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How are speed limits decided?

Choosing speed limits for a country is a balancing act based on a number of competing pressures related to road design, accident rate and fuel economy. This article outlines some factors that are directly considered when designing roads, some that are indirectly considered and some which are consequences of a higher speed limit.

Accident rate

Globally there’s a trend towards lower speed limits as the growth in traffic numbers increases the probability drivers will be involved in head-on crashes, and the rise in distracting technology such as mobile phones causes more traffic incidents.

Slower speeds tend to result in less injury and death, although it doesn’t necessarily reduce the overall accident rate. This is simple physics: at lower speeds, the impact forces are less.

Two vehicles crashing head on at 130km/h is a 260km/h crash, whereas if vehicle speeds are reduced to 90km/h, the combined speed is only 180km/h.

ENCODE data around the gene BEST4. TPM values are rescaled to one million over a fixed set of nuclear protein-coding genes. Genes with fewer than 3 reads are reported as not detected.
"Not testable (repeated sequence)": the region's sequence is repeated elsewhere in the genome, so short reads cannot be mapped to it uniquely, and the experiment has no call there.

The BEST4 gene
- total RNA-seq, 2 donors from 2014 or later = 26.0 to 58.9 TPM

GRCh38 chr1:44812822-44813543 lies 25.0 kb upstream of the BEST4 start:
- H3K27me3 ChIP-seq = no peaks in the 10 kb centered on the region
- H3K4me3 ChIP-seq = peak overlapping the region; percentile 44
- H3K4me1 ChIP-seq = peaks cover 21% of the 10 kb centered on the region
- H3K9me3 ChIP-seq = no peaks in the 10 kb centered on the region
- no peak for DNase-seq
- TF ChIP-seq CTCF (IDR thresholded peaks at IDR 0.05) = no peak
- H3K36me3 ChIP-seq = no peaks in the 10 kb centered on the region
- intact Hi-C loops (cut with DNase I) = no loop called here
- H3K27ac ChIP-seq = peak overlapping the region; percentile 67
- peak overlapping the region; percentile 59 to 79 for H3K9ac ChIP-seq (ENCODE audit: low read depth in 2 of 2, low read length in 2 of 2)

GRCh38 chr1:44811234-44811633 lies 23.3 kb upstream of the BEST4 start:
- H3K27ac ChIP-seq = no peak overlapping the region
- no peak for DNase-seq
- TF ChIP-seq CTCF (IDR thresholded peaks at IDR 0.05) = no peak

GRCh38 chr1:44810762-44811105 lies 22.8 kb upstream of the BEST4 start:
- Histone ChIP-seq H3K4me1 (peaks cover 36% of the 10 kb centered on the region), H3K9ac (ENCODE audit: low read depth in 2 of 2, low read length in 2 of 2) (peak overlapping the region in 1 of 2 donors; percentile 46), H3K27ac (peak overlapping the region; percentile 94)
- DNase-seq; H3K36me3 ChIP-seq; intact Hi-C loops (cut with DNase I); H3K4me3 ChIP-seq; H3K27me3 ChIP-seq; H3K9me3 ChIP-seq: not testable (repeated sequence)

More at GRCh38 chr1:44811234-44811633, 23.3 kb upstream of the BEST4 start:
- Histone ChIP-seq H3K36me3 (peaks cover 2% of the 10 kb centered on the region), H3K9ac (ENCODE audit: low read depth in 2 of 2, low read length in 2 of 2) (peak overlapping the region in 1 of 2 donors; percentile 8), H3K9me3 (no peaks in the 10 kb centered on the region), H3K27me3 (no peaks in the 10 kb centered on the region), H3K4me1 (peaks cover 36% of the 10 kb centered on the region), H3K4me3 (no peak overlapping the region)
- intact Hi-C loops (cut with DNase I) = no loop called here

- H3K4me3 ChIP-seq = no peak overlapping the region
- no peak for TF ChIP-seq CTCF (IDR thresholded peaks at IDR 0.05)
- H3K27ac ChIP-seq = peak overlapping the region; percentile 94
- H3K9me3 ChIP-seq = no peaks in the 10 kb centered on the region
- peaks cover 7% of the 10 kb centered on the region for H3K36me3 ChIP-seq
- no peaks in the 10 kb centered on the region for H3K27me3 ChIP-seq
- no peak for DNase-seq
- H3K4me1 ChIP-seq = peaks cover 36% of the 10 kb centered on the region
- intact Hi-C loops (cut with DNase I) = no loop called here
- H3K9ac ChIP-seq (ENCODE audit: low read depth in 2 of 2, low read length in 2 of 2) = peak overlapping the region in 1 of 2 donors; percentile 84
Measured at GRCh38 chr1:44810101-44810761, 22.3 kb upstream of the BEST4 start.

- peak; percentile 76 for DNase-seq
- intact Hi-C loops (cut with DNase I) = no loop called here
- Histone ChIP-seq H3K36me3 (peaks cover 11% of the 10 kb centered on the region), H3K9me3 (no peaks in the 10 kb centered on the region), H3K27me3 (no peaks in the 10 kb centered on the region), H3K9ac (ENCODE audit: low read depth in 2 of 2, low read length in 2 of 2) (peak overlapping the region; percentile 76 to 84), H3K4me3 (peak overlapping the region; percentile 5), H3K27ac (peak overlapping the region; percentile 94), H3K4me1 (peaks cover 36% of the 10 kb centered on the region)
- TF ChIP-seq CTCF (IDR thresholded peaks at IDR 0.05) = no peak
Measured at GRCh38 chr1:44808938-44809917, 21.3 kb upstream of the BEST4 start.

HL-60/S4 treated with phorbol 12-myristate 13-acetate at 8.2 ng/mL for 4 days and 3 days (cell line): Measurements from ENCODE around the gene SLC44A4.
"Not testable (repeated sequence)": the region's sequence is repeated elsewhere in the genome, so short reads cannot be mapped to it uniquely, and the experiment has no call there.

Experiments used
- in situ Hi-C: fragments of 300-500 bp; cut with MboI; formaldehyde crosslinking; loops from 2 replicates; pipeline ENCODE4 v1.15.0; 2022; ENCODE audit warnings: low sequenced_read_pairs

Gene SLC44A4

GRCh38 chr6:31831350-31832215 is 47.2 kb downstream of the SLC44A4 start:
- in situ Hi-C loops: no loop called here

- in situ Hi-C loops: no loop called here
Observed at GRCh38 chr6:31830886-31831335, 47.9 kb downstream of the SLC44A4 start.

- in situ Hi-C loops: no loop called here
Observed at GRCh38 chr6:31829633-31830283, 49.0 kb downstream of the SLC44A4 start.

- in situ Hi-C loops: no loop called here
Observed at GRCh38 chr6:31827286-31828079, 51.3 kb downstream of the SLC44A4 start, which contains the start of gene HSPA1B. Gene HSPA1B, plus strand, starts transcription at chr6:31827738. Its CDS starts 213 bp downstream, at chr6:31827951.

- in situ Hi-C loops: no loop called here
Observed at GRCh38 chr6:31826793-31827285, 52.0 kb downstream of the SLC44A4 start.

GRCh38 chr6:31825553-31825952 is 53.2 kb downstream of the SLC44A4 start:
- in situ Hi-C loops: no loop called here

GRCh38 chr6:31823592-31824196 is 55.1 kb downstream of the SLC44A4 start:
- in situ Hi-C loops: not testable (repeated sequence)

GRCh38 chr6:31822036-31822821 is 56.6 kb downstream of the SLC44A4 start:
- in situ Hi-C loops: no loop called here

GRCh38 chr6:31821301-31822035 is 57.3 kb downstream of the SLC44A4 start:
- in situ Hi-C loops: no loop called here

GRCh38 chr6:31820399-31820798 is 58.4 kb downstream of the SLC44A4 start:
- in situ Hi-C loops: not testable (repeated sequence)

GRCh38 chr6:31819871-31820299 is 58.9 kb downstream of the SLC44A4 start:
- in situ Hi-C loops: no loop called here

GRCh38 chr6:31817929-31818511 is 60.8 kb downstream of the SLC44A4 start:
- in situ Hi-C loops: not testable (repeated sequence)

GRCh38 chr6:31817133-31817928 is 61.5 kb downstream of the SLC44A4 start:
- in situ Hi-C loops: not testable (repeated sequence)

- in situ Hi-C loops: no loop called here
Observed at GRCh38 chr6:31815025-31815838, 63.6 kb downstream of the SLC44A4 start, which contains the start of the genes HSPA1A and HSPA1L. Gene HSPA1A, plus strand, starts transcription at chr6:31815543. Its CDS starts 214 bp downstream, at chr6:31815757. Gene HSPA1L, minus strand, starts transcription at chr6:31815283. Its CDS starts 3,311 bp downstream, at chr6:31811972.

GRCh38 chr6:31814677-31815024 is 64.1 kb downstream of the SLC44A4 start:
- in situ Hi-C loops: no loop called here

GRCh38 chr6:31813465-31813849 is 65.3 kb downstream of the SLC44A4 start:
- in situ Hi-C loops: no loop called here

In urban areas there’s an almost universal adoption of 50km/h or 30mph which gives a practical balance between pedestrian and cyclist safety, noise reduction and maintaining traffic throughput for businesses and commuters. Some urban areas are 30km/h or 20mph where there is a high number of pedestrians or cyclists.

Fuel economy

Fuel consumption increases rapidly above 80km/h as wind resistance works exponentially as speed increases. To reduce environmental effects, reducing fuel consumption is an easy win. Purchasing less fuel from overseas markets helps with a country’s balance of payments.

Vehicle manufacturers make their vehicles to operate with the best fuel economy at around 80km/h.

Road construction

Faster traffic means more wear and tear on the road, especially when heavy vehicles are driving on it. Building roads for lowers maximum speeds is cheaper.

Roads are also imperfect surfaces; they have bumps, dips and undulations. At high speeds these can affect the trajectory of the vehicle.

Road design